I have so much more to say about this movie, for instance about Nino Rota's memorable score, or how the movie's non-linear structure and juxtaposition of seemingly unrelated scenes emulates the rhythm and mood of dreams to perfection. Also, the scenes featuring Guido's parents and their embodiment of the emotional blackmail, that eternal sense of guilt and the stunting of individuality that the paternalistic institution of family at its most traditional represents in Italy. Or of Guido's touching childhood memories, of the wonderful way in which the movie ends, in a merry-go-round of what really matters in life, when all else has been swiped aside and all that remains is the desire to cherish (with all their imperfections) all those who have really mattered most in our lives...
Swirling, kaleidoscopic rumination from Fellini. The other user comments here (as well as many professional reviews) show how difficult it is to discuss this film briefly, so I don't think I'm going to try. I would only say that, like other films that push at the boundaries of cinematic greatness--`Citizen Kane,' `Nashville,' and `Brazil' are three others that come to mind--it isn't really possible to place `8 ½' in any simple category. It is a comedy and a tragedy, a satire and a celebration, a movie about love and about the lack of it, a movie about making art and a movie about living, an autobiography and the most challenging kind of fiction, a masterpiece of style and a movie that's really about something. It's not for everyone, but it should be, and it's quite possibly the single greatest movie I have ever seen. 11 out of 10.
I certainly wouldn't be saying anything new if I said that "8 1/2" is one of
the most unique, fascinating, and personal pieces ever committed to film.
It has consistently hailed as such, and its influence on film is far
reaching and undeniable. It is certainly not one of the most entertaining
movies of all time, and is actually quite long and difficult. But it is an
incredible piece of filmmaking, and a gripping look at the difficulties of
creating not just a movie, but art in general.
Guido (Marcello Mastroianni) is a popular movie director who is working on his new film. Along the way, he struggles with his screenwriter, producer, wife, and mistress. Each presents a different problem and obstacle. More and more difficulties arise, not just in his attempts to complete the movie, but in his own mind.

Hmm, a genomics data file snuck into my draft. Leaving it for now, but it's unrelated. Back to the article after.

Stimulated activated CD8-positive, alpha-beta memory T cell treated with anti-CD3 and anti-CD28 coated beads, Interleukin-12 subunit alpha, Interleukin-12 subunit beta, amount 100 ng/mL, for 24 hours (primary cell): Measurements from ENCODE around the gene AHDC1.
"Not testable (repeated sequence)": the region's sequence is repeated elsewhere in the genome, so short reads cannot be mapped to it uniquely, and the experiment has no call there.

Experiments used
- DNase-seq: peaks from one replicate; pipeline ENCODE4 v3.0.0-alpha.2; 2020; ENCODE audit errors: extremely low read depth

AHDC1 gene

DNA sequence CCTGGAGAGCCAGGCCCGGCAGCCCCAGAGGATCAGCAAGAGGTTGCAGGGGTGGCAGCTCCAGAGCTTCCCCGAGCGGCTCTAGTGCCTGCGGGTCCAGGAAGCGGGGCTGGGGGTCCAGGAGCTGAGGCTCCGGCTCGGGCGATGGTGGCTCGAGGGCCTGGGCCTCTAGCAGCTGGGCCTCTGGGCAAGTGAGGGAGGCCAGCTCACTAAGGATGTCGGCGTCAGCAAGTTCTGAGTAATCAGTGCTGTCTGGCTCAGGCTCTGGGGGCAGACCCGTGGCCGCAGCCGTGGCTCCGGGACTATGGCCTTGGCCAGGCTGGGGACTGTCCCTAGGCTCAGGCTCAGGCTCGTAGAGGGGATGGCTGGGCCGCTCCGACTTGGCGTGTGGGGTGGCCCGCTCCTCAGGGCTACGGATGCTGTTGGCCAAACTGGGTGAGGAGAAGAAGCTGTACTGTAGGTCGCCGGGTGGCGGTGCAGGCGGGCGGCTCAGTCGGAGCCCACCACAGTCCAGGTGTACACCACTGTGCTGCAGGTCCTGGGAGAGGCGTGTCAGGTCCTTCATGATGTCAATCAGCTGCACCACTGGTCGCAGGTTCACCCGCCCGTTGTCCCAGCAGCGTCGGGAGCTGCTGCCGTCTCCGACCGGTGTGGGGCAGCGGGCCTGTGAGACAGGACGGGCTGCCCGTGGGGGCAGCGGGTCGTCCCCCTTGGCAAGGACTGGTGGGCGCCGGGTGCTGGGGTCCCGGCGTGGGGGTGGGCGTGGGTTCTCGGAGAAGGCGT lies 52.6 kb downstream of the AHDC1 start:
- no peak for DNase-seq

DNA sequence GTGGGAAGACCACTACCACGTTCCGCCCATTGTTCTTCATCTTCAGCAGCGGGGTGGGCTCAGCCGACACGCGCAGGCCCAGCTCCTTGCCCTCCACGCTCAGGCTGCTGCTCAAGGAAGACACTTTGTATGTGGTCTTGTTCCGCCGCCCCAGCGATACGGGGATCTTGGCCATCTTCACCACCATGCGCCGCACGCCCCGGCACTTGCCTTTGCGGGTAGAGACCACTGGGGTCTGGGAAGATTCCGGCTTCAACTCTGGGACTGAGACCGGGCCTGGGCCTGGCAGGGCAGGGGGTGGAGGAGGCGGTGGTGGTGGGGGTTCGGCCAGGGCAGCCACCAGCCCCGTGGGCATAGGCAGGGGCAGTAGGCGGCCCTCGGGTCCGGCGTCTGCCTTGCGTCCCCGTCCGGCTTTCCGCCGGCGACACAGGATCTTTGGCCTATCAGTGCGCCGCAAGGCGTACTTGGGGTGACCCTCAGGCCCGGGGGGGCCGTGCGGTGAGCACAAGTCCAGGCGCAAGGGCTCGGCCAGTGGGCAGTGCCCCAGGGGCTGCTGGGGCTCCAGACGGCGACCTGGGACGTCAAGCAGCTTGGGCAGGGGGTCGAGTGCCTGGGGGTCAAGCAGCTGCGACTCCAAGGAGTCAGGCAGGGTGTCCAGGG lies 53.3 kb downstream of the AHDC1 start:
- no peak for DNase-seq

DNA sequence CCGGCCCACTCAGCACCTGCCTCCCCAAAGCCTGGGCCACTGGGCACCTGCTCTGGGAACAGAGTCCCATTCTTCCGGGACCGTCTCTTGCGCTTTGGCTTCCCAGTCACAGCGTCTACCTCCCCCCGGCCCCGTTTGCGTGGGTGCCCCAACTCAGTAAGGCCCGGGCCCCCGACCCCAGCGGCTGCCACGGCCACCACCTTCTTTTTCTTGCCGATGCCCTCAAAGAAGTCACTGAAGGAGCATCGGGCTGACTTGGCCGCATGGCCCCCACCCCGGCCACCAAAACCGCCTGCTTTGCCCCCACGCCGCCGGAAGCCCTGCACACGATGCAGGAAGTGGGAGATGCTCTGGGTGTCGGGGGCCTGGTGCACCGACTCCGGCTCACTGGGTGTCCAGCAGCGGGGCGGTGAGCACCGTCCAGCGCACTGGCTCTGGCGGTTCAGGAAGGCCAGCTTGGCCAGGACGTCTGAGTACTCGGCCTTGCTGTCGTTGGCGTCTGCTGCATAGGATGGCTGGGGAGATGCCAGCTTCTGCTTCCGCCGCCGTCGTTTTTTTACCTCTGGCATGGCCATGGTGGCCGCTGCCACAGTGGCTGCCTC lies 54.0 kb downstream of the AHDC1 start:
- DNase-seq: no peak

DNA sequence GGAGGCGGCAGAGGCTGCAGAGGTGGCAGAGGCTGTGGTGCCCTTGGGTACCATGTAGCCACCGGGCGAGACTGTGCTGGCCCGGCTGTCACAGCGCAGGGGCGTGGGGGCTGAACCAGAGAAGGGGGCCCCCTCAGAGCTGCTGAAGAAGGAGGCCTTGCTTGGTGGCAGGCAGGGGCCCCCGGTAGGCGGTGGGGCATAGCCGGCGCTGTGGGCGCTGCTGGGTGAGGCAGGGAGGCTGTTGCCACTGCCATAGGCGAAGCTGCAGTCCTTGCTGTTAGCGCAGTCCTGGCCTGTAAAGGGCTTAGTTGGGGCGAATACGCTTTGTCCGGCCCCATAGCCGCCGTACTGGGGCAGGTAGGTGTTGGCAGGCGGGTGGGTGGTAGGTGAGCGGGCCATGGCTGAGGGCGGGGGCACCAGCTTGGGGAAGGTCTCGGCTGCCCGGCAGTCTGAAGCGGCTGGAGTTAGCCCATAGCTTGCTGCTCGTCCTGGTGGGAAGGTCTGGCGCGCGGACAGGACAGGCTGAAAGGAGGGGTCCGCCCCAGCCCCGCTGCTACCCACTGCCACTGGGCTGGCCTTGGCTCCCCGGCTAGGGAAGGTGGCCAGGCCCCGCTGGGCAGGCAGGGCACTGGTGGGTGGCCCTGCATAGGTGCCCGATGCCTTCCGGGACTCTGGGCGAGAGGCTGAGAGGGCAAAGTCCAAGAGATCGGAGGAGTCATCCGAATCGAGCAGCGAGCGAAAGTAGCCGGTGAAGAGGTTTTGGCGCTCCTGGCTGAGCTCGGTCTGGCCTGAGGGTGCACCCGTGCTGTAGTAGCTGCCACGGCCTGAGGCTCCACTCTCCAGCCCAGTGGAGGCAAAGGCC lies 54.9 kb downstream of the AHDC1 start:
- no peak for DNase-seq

Guido, although flawed, is completely fleshed out, and draws sympathy from the audience. Yes, he is an adulterer, but he loves his wife. We see all of his personal desires and agony. We see how he suffers when he struggles with his desire to create the ultimate piece of art, one that offers something to everybody.
The movie is technically wonderful. The movement of the camera, the lighting, and the direction in general is top notch. The movie mixes in dreams with reality to create a dreamlike world, and put us closer into Guido's own mind.
Somebody who is looking for a movie as a two hour piece of entertainment will not enjoy this. But if you enjoy a movie that truly satisfies when it is finished, this is for you. It is quite long, and somewhat loose, but that is part of the interest. Moviemakers, or artists in general, will find that this film has a great deal to offer.
First time I saw 8 1/2 over twenty years ago; I did not like it then
and I did not care much for a confused director who did not know how to
make his next movie or how to deal with all women in his life. This
time it was different. I knew it from the opening scene, from the first
sounds of Nino Rota's music. I wanted to know how Guido would balance
the demands of his producers and the insecurities of his love life. I
sometimes barely could tell the difference between the reality and
Guido's surfing the waves of his memory or building the Utopias in his
mind where things were exactly the way he wanted them to be and I
really did not want to tell the difference. I just was there, following
Guido on his journey where Fellini sent us. Then, that scene came, "La
Saraghina's" lurid dance on the beach. There was something in that
scene that made me return to it over and over again. What was it? The
dancing woman was not young, pretty or graceful. On the contrary, she
was fat and ugly but there was something about her that smile,
resilience, the promise of joy that attracted eager schoolboys. It was
a last time the young Guido felt happy without guilt and shame that
inevitably came after the encounter and stayed with him forever; he
learned that joy and punishment are inseparable
There have been fewer than a handful of films that affected me as profoundly as 8 ½ did:
Tarkovsky's "Zerkalo" when the master holds the mirror in front of you that reflects his soul and mind, open you eyes and heart, don't say a word, just watch closely.
Tarkovsky's "Andrey Rublev" What is talent? Is it a God's gift or Devil's curse? Is an Artist free in choosing what to do with that gift?
Bergman's "Persona" How far can one individual go in opening his soul to the other without losing identity and sanity?
Fellini's "Nights of Cabiria" "Dum Spiro Spero" - While there's life there's hope.
In 8 ½, Fellini explored all these subjects and in the final he took the idea of life and hope ever further: after all the characters in his film disappear from the screen, all what left behind is "a little orchestra of Hope with Love as its conductor". The last that we hear is the magic music of Rota, bringing affirmation, hope and love.